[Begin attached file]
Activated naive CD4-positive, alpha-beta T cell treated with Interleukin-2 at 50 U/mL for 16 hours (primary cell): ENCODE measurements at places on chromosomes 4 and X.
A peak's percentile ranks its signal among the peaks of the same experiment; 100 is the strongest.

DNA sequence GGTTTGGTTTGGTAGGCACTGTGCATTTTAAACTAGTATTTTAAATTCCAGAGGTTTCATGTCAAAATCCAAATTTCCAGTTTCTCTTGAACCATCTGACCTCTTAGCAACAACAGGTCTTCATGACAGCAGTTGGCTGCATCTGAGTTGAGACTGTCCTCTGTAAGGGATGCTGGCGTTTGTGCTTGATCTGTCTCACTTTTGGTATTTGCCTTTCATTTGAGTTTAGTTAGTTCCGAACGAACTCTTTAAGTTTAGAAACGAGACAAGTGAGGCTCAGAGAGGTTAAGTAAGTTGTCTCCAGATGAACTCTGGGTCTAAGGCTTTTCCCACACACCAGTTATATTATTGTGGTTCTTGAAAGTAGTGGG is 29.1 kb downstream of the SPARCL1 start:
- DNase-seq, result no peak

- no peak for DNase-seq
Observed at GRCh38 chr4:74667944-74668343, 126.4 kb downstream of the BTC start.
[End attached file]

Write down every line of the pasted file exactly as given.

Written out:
Activated naive CD4-positive, alpha-beta T cell treated with Interleukin-2 at 50 U/mL for 16 hours (primary cell): ENCODE measurements at places on chromosomes 4 and X.
A peak's percentile ranks its signal among the peaks of the same experiment; 100 is the strongest.

DNA sequence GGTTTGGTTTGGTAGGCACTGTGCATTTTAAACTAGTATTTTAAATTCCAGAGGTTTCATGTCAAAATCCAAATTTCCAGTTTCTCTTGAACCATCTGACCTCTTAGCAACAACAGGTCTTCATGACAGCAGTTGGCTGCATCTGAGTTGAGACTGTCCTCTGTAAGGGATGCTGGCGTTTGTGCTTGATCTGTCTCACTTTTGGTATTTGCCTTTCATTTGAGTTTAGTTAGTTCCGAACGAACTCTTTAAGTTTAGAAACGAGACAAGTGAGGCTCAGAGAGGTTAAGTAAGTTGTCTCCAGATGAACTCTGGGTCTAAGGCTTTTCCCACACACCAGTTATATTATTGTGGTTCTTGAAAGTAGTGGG is 29.1 kb downstream of the SPARCL1 start:
- DNase-seq, result no peak

- no peak for DNase-seq
Observed at GRCh38 chr4:74667944-74668343, 126.4 kb downstream of the BTC start.